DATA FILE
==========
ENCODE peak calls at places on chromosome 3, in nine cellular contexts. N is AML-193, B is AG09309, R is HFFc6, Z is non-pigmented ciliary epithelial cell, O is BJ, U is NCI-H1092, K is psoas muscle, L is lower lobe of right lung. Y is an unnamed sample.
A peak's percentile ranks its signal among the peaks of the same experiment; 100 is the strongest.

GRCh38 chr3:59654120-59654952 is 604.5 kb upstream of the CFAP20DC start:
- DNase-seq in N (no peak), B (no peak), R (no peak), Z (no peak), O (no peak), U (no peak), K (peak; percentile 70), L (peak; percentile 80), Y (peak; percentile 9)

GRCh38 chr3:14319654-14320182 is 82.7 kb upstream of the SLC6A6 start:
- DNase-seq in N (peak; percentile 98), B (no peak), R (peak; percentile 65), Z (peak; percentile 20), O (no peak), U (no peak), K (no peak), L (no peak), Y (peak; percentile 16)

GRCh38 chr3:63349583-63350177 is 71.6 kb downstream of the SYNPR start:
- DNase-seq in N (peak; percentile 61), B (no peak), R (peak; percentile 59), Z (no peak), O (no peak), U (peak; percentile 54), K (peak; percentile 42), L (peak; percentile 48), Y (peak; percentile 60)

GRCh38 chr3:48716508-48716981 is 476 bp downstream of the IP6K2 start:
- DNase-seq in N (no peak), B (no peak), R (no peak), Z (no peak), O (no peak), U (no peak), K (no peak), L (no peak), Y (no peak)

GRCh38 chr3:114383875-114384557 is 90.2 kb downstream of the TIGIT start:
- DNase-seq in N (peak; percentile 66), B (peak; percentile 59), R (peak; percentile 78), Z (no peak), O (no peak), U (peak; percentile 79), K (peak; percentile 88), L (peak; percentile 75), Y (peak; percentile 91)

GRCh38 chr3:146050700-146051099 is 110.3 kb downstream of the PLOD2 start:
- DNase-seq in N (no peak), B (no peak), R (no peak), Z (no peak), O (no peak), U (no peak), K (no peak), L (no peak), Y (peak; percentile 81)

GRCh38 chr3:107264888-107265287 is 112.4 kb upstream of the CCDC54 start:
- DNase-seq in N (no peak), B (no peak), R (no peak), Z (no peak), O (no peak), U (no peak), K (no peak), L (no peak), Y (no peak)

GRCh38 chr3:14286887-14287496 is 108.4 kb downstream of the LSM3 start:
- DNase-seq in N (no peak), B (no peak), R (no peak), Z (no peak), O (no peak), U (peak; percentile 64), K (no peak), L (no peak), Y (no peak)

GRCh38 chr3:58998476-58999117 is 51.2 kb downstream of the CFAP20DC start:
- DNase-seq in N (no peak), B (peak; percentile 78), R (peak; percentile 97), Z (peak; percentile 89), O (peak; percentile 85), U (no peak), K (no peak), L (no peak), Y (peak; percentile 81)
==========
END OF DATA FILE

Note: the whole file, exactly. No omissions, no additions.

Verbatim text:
ENCODE peak calls at places on chromosome 3, in nine cellular contexts. N is AML-193, B is AG09309, R is HFFc6, Z is non-pigmented ciliary epithelial cell, O is BJ, U is NCI-H1092, K is psoas muscle, L is lower lobe of right lung. Y is an unnamed sample.
A peak's percentile ranks its signal among the peaks of the same experiment; 100 is the strongest.

GRCh38 chr3:59654120-59654952 is 604.5 kb upstream of the CFAP20DC start:
- DNase-seq in N (no peak), B (no peak), R (no peak), Z (no peak), O (no peak), U (no peak), K (peak; percentile 70), L (peak; percentile 80), Y (peak; percentile 9)

GRCh38 chr3:14319654-14320182 is 82.7 kb upstream of the SLC6A6 start:
- DNase-seq in N (peak; percentile 98), B (no peak), R (peak; percentile 65), Z (peak; percentile 20), O (no peak), U (no peak), K (no peak), L (no peak), Y (peak; percentile 16)

GRCh38 chr3:63349583-63350177 is 71.6 kb downstream of the SYNPR start:
- DNase-seq in N (peak; percentile 61), B (no peak), R (peak; percentile 59), Z (no peak), O (no peak), U (peak; percentile 54), K (peak; percentile 42), L (peak; percentile 48), Y (peak; percentile 60)

GRCh38 chr3:48716508-48716981 is 476 bp downstream of the IP6K2 start:
- DNase-seq in N (no peak), B (no peak), R (no peak), Z (no peak), O (no peak), U (no peak), K (no peak), L (no peak), Y (no peak)

GRCh38 chr3:114383875-114384557 is 90.2 kb downstream of the TIGIT start:
- DNase-seq in N (peak; percentile 66), B (peak; percentile 59), R (peak; percentile 78), Z (no peak), O (no peak), U (peak; percentile 79), K (peak; percentile 88), L (peak; percentile 75), Y (peak; percentile 91)

GRCh38 chr3:146050700-146051099 is 110.3 kb downstream of the PLOD2 start:
- DNase-seq in N (no peak), B (no peak), R (no peak), Z (no peak), O (no peak), U (no peak), K (no peak), L (no peak), Y (peak; percentile 81)

GRCh38 chr3:107264888-107265287 is 112.4 kb upstream of the CCDC54 start:
- DNase-seq in N (no peak), B (no peak), R (no peak), Z (no peak), O (no peak), U (no peak), K (no peak), L (no peak), Y (no peak)

GRCh38 chr3:14286887-14287496 is 108.4 kb downstream of the LSM3 start:
- DNase-seq in N (no peak), B (no peak), R (no peak), Z (no peak), O (no peak), U (peak; percentile 64), K (no peak), L (no peak), Y (no peak)

GRCh38 chr3:58998476-58999117 is 51.2 kb downstream of the CFAP20DC start:
- DNase-seq in N (no peak), B (peak; percentile 78), R (peak; percentile 97), Z (peak; percentile 89), O (peak; percentile 85), U (no peak), K (no peak), L (no peak), Y (peak; percentile 81)